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How emerging tech can help the Visitor Economy

The first in a series of open conversations between tech companies and Visitor Economy businesses has taken place with some immediate learning for both sides. My key takeaways from the session that featured Liverpool City Region businesses Qbunk, Avenista/ Yooqoo, The Art School and Draw & Code are as follows:

For the tech start up/ developer

Nothing beats research and testing

The tech doesn’t start with the tech, it starts with the problem. Paul Wilson form Qbunk  demonstrated this brilliantly. Not from a tech background he started talking to people about his idea to understand if it was a service people wanted. This research demonstrated a need for his product. He then set about testing it via Whatsapp to evidence adoption and give him the information that he needed to go to investors. Only at this point did he start to build the tech that is Qbunk. And now this mobile app is in the testing phase ahead of scaling the business.

Tech isn’t always the solution
It was interesting to hear from Paul Askew of The Art School  about how he is always conflicted when adopting new tech. Improving efficiencies and saving money are obviously big wins for a business owner, but not at the expense of losing the look and feel of your venue or the experience of your customers.

Education comes before a sale
As Phil Charnock from Draw & Code demonstrated, the art of the possible has to be communicated to a non-tech audience in order to engage them in its benefits. Immersive tech comes in many guises and the benefits to a key sector, such as Visitor Economy, have to be drawn out specifically for this audience. And even within this sector the needs will be very different from a restaurant to a live events venue to a museum.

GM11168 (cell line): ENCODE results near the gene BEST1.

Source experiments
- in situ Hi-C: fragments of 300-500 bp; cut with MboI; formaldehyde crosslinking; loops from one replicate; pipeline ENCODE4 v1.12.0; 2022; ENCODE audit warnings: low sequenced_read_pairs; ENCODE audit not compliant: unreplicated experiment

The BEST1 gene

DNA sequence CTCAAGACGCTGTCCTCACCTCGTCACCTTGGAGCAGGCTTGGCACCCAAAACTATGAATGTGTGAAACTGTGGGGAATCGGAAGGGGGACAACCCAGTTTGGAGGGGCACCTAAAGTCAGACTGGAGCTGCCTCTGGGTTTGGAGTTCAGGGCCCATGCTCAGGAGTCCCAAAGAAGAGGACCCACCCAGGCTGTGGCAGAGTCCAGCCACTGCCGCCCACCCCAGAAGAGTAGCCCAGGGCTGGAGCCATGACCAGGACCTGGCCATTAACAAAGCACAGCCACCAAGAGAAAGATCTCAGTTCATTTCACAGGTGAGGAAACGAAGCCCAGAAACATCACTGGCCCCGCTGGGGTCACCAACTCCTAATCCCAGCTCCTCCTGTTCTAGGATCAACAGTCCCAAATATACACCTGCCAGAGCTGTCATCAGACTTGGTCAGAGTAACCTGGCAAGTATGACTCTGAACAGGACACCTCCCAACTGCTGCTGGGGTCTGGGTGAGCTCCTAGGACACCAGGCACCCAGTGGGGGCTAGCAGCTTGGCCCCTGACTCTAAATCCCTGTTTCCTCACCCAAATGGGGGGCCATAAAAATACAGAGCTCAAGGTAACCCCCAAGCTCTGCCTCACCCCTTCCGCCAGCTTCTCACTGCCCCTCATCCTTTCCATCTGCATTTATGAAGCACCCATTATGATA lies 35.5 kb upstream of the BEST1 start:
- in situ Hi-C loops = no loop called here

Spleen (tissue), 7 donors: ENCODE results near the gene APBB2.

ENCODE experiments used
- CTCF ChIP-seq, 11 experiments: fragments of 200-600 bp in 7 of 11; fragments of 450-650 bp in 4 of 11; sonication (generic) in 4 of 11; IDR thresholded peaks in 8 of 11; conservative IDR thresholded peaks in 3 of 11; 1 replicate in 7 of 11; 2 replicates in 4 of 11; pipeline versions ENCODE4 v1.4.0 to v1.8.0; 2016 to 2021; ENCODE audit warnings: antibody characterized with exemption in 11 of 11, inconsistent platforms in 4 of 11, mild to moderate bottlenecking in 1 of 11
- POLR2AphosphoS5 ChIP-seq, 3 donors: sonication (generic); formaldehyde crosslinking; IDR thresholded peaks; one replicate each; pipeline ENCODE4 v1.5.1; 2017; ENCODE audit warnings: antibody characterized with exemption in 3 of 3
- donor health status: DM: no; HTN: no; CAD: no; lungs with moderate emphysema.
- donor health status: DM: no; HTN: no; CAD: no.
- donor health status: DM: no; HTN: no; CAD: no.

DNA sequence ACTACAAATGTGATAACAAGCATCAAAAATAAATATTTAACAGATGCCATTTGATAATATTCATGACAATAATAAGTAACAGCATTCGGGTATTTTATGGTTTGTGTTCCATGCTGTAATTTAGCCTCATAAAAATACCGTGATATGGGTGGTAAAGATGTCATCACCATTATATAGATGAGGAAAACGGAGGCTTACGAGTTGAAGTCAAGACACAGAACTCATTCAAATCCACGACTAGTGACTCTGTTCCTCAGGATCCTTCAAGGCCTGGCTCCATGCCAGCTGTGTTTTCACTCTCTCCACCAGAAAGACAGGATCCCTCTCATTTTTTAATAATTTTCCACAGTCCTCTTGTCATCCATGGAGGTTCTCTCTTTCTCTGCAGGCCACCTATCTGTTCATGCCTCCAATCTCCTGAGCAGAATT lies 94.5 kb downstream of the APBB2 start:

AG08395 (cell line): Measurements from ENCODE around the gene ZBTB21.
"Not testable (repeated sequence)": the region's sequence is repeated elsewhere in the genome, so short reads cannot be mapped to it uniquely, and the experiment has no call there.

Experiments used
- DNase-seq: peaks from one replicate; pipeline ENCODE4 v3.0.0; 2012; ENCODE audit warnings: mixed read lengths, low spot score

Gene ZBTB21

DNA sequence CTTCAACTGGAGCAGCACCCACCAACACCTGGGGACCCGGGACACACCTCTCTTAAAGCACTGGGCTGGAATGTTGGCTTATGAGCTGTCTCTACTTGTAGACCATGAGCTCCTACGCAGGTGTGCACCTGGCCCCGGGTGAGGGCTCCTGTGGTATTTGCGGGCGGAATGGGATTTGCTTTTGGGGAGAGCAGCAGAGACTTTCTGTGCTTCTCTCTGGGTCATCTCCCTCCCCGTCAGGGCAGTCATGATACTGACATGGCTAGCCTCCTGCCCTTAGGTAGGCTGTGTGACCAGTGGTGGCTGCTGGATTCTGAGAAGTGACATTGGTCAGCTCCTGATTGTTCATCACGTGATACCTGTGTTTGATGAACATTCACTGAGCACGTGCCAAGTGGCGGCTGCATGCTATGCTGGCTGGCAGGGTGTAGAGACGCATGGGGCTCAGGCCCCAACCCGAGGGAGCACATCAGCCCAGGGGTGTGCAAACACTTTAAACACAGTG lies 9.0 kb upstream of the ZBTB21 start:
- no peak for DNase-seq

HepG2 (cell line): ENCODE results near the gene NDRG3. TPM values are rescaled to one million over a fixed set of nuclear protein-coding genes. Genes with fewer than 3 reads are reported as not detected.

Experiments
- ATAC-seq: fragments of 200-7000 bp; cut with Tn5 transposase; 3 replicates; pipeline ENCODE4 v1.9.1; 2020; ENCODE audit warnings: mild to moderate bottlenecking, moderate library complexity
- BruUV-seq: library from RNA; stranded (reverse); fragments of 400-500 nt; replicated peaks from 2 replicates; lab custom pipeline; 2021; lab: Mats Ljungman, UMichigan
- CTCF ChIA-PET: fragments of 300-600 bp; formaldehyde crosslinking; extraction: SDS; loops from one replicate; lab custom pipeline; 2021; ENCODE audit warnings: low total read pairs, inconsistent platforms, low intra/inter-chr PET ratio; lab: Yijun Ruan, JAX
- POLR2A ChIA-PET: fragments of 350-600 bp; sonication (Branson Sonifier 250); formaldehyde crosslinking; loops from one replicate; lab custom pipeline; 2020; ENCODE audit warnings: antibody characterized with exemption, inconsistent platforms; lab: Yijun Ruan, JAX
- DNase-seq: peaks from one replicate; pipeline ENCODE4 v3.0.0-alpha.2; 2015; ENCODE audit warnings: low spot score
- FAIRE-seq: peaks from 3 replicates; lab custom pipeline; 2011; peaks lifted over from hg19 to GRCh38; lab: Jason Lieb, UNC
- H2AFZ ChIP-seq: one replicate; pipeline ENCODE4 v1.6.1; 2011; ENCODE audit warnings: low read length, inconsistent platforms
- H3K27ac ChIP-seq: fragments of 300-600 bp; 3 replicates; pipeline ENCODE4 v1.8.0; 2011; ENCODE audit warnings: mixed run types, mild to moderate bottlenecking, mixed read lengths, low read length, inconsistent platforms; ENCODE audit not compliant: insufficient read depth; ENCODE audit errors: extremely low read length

For the hospitality industry

Tell the tech providers what your problem is, not what you need
Thinking you need an ecommerce website could set you off on a journey that you don’t need to go on. If instead you said you wanted to find new ways to reach customers you may be able to link to a platform that already exists to sell your products, or you may be able to add a QR Code to your menu that gives information on other products you sell. Knowing the options will help you decide the best route for you and your budget.

The new normal is ever evolving and you need to evolve with it
As Kerry Beswick from Avenista pointed out, going out is an exciting prospect after months of lockdown so people may be prepared to stand in a queue to get into a venue. This novelty will soon wear off though and customers will be put off if they have to stand in the cold or rain or they have no guarantee of seeing the friends that they have gone to meet. His new product Yooqoo helps venues to plan for their customers and helps customers to plan for their nights out.

You don’t need to make all the investment yourself
As off the shelf solutions such as Qbunk and Yooqoo demonstrate, someone else can take the risks so you don’t have to. You can access the latest developments of platforms or applications by signing up on a subscription basis. This saves investing in something that is likely to need changing as the conditions and your business evolve.

New technology doesn’t need to be scary or expensive
Phil Charnock’s run through of various immersive tech options showed that the technology could be useful both in day to day situations as well as one off showpieces. Enhancing your customers’ experience through the use of augmented reality will appeal to certain clientele who use this sort of tech in applications like Snapchat. Being able to bring a museum piece alive through immersive sound and visuals will leave your customer with a memorable experience that they will want to share.

These points illustrate that for the hospitality industry entry level tech adoption can be affordable and flexible and we have a rich tech business ecosystem only too willing to help you achieve your ambitions.

There are funded programmes such as: LCR4 Start to help businesses take their first steps on their digital journey; New Markets 2 which may be able to contribute up to 35% of the cost of commercial advice to undertake a new project; and the new LCR Future Innovation Fund that wants to invest in the innovative businesses that have solutions to overcome the challenges caused by the pandemic and can commercialise new products quickly.

If you have a tech solution for the Visitor Economy or if you are a hospitality business looking for tech solutions please contact about how to get involved in the conversation and future webinars.

Watch the webinar